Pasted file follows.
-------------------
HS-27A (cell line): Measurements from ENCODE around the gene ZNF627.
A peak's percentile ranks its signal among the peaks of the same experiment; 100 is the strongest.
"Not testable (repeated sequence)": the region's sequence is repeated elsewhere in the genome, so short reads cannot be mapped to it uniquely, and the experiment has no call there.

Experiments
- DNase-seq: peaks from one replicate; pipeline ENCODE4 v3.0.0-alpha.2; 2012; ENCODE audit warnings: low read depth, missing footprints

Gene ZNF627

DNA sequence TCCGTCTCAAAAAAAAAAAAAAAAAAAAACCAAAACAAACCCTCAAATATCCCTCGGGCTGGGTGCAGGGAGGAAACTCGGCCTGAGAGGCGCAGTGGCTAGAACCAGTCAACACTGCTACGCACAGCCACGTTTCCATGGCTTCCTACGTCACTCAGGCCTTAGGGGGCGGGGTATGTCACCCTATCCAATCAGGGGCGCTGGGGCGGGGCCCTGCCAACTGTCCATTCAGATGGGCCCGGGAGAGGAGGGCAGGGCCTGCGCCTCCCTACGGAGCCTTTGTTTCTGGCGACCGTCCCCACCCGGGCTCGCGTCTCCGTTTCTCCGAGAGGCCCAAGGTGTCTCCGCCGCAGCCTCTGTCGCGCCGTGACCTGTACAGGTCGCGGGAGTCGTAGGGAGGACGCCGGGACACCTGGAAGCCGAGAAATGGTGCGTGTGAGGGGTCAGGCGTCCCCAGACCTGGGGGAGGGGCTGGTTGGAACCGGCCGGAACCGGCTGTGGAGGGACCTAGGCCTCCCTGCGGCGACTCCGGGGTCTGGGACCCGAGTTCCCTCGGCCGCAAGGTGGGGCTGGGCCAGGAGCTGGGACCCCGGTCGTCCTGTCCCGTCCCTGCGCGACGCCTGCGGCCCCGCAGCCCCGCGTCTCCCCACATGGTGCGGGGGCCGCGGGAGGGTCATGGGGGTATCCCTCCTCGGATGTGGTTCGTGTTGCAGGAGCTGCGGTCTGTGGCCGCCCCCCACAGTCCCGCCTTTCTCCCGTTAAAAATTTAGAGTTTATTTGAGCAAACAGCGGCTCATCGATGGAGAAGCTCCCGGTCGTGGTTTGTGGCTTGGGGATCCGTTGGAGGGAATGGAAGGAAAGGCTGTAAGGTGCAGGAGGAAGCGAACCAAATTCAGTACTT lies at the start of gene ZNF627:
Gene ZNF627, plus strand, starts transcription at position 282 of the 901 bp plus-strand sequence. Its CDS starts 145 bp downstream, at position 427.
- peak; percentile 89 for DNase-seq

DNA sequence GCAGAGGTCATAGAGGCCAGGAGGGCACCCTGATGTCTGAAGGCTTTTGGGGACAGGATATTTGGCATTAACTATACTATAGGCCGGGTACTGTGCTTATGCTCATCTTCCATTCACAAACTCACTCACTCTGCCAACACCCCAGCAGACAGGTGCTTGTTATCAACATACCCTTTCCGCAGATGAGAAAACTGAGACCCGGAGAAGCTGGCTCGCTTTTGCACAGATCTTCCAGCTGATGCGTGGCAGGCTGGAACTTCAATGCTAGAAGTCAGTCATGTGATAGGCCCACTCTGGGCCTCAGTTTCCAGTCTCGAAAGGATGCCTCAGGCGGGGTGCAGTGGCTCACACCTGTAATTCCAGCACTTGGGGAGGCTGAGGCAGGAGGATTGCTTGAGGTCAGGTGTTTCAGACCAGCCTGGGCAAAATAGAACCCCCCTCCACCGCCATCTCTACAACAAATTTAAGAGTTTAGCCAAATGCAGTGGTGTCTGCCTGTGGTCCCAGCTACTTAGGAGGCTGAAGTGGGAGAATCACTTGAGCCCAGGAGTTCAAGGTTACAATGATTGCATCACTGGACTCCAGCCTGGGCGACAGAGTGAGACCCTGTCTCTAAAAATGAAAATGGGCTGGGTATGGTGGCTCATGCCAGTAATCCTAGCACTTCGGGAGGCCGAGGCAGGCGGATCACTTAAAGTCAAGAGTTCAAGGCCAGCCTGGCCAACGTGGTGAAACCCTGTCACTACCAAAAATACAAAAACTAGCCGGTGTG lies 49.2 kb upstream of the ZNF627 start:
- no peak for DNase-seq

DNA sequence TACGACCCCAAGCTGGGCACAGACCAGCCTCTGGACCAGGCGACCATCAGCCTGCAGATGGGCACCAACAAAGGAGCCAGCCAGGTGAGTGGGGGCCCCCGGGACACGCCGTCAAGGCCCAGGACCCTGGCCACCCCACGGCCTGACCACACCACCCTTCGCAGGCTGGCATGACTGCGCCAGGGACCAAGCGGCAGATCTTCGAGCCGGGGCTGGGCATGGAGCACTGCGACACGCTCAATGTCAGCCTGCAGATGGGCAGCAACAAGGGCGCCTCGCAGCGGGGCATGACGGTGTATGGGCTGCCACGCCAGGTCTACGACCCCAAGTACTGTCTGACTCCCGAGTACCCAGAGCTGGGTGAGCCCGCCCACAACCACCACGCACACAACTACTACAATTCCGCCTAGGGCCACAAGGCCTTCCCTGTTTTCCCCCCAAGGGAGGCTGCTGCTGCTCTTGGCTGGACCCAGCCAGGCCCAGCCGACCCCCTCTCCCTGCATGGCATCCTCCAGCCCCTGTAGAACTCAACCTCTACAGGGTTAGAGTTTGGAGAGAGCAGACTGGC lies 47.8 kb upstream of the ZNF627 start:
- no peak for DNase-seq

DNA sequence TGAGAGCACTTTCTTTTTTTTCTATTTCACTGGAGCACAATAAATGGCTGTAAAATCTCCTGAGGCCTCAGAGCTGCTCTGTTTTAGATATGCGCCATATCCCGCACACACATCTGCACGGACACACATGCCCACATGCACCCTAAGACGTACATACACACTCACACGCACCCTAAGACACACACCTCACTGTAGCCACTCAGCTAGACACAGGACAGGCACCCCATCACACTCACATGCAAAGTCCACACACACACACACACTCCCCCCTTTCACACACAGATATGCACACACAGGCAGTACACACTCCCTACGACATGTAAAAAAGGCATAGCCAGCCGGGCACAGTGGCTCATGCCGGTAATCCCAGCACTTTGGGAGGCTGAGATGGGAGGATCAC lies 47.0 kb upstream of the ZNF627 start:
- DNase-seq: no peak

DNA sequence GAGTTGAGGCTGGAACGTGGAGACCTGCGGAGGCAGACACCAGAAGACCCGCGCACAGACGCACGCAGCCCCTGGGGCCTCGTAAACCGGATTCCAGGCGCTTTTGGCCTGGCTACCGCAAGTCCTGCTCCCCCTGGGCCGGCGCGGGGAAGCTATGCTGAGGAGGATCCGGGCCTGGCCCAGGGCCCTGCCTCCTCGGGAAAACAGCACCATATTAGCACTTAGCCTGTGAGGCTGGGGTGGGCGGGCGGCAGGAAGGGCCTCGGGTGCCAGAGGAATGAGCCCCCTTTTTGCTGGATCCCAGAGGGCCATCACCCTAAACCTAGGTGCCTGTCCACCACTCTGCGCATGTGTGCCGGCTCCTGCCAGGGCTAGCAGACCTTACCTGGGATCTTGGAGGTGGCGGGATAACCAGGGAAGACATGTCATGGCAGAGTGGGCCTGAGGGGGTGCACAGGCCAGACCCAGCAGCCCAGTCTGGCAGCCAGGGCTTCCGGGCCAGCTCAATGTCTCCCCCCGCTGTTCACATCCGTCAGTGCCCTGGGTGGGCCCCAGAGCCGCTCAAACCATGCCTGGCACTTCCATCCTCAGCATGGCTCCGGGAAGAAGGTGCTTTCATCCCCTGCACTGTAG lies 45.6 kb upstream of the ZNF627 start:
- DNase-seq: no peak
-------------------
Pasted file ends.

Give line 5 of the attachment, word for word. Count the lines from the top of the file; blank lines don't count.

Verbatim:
- DNase-seq: peaks from one replicate; pipeline ENCODE4 v3.0.0-alpha.2; 2012; ENCODE audit warnings: low read depth, missing footprints